Mayors from towns and cities up and down the Mississippi River will be in Paris, France, this week, looking to secure an international agreement on food and water security with leaders from the world’s most important river basins.
On Friday, December 4th, mayors representing the nonprofit Mississippi River Cities & Towns Initiative (MRTCI) will begin discussions during Conference of the Parties 21 (COP 21), the United Nations’ meeting for the Framework Convention on Climate Change in Paris.
The mayoral delegation is working with the UN Environment Program, the International Network of Basin Organizations, the International Society for River Science, and ecoAmerica. Together, they’ll meet with leaders from other food-producing river basins to create an international agreement “to mitigate climate impact to the world’s food and freshwater supply.”
The delegation will include Mayor Chris Coleman, St. Paul, Minn.; Mayor Roy Buol, Dubuque, Iowa; Mayor Dave Kleis, St. Cloud, Minn.; and Mayor Larry “Butch” Brown, Natchez, Miss.
Absent from the list is Memphis Mayor A C Wharton who is a co-chairman of the mayors’ initiative but was defeated for his re-election bid in October.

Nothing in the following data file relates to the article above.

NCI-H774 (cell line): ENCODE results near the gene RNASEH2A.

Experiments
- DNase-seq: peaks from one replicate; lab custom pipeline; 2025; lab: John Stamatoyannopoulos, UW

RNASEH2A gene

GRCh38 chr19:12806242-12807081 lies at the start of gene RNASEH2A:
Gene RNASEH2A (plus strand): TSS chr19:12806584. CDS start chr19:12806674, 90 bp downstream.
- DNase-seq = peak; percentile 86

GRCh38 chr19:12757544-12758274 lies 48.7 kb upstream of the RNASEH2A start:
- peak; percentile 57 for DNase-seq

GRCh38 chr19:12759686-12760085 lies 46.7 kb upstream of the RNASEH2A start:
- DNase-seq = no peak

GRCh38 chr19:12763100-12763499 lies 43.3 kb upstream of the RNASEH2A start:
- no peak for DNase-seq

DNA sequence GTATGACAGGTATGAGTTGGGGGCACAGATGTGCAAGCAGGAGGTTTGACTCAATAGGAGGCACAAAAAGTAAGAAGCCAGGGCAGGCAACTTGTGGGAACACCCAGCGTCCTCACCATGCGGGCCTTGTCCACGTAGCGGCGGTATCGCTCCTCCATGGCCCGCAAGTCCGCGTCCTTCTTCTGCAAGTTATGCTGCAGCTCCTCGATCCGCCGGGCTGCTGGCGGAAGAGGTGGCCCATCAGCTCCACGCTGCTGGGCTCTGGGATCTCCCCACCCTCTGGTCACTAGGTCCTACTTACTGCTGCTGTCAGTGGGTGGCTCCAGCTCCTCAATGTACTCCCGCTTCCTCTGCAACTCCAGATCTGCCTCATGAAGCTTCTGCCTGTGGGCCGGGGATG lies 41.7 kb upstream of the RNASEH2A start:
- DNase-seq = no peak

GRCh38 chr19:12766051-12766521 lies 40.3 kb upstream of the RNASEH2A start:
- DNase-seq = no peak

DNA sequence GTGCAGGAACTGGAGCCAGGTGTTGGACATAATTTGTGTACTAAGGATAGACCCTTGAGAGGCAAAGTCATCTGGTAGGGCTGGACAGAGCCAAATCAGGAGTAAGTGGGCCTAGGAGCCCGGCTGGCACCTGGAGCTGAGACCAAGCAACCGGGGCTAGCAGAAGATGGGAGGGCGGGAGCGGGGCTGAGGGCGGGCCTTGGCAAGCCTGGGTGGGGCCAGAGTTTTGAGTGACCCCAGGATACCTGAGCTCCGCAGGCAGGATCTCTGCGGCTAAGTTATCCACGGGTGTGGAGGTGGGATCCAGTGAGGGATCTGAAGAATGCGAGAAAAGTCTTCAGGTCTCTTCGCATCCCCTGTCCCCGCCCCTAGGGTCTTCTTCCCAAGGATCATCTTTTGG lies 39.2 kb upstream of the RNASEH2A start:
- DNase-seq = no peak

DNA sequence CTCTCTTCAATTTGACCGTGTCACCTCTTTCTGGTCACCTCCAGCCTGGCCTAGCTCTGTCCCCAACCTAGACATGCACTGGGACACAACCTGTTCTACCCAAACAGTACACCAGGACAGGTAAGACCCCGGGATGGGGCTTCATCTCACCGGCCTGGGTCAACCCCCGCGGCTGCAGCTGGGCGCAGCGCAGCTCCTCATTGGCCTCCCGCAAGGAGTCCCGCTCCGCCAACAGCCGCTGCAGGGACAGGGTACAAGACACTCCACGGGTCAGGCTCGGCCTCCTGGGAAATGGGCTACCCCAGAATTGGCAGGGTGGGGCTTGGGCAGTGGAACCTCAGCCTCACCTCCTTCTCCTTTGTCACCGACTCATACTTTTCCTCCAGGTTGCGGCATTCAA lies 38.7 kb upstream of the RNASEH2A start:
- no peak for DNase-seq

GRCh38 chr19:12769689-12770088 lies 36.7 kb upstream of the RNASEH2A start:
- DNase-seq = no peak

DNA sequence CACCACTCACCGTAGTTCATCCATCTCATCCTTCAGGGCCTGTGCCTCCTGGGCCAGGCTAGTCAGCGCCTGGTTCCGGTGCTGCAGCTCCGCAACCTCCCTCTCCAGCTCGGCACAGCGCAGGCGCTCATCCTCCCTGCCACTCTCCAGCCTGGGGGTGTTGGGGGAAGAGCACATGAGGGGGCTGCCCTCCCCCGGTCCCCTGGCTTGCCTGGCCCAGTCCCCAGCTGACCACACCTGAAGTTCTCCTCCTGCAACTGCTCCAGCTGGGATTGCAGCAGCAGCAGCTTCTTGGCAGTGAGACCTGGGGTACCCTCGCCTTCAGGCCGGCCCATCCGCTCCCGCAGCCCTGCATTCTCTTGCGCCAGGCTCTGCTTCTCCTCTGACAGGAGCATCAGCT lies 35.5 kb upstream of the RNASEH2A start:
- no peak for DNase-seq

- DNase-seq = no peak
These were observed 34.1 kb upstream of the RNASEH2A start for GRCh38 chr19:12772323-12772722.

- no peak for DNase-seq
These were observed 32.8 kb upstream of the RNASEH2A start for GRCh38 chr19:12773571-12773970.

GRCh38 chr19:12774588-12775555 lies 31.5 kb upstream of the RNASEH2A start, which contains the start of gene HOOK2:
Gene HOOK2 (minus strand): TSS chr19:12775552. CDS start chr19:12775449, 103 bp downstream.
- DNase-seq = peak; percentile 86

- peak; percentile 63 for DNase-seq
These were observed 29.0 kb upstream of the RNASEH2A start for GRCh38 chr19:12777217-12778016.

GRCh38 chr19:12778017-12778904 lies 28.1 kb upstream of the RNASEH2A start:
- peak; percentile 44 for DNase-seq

But here’s what Wharton said of the Paris meeting back in March:
“With years of experience with droughts, floods, and hurricanes, the Mississippi mayors have some expertise with climate disruption and resilience,” Wharton said. “That’s why we are joining the global discussion by partnering with a nation that’s leading the way and attending a key UN meeting.”
The mayors will announce the results of their talks on Monday, Dec. 7th. The agreement could bring changes to the policies that guide and protect the Mississippi River.
A MRTCI study found that the Mississippi River generates $405 billion in revenues each year and supports 1.3 million jobs.
Tourism, agriculture, and manufacturing are the top three industries along the river. They are responsible for $366 billion in annual revenues and support more than 1.15 million jobs.
All of these industries, the group said, survive on clean water in the river. Therefore, MRTCI will begin to introduce clean-water programs up and down the river and implement clean-water goals.